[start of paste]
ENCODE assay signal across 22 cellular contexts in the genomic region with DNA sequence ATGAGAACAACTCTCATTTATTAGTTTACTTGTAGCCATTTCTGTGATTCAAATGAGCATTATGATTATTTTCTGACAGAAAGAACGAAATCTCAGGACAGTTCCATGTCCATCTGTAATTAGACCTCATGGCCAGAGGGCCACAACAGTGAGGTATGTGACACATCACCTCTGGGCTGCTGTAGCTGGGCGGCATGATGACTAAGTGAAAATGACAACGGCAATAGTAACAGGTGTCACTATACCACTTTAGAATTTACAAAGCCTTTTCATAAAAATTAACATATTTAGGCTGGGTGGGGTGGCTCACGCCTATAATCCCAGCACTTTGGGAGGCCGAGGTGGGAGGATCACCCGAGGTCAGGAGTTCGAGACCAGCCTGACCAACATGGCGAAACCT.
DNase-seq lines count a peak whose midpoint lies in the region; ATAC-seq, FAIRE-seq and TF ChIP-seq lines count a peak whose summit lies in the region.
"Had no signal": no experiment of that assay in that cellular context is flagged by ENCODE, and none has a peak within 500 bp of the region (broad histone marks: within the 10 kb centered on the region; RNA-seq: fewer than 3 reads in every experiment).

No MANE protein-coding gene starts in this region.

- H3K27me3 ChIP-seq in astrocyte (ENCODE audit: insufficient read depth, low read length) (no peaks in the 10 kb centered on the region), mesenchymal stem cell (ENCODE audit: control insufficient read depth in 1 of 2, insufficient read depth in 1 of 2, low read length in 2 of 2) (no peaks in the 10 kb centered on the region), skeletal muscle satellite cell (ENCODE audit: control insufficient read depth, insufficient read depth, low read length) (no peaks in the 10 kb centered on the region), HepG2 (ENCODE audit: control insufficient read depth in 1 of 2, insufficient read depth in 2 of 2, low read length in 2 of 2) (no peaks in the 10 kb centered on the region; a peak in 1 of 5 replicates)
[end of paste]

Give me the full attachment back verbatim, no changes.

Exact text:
ENCODE assay signal across 22 cellular contexts in the genomic region with DNA sequence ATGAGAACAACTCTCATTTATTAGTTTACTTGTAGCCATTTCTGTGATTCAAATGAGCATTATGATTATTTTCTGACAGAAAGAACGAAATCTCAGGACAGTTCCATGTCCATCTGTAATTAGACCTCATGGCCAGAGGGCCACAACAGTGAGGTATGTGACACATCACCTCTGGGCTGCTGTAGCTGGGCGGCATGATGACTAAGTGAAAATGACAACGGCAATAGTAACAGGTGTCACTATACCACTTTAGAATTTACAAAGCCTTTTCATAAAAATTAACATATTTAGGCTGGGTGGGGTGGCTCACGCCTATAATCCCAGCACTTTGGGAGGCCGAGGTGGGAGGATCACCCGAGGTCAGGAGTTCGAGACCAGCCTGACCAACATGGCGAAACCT.
DNase-seq lines count a peak whose midpoint lies in the region; ATAC-seq, FAIRE-seq and TF ChIP-seq lines count a peak whose summit lies in the region.
"Had no signal": no experiment of that assay in that cellular context is flagged by ENCODE, and none has a peak within 500 bp of the region (broad histone marks: within the 10 kb centered on the region; RNA-seq: fewer than 3 reads in every experiment).

No MANE protein-coding gene starts in this region.

- H3K27me3 ChIP-seq in astrocyte (ENCODE audit: insufficient read depth, low read length) (no peaks in the 10 kb centered on the region), mesenchymal stem cell (ENCODE audit: control insufficient read depth in 1 of 2, insufficient read depth in 1 of 2, low read length in 2 of 2) (no peaks in the 10 kb centered on the region), skeletal muscle satellite cell (ENCODE audit: control insufficient read depth, insufficient read depth, low read length) (no peaks in the 10 kb centered on the region), HepG2 (ENCODE audit: control insufficient read depth in 1 of 2, insufficient read depth in 2 of 2, low read length in 2 of 2) (no peaks in the 10 kb centered on the region; a peak in 1 of 5 replicates)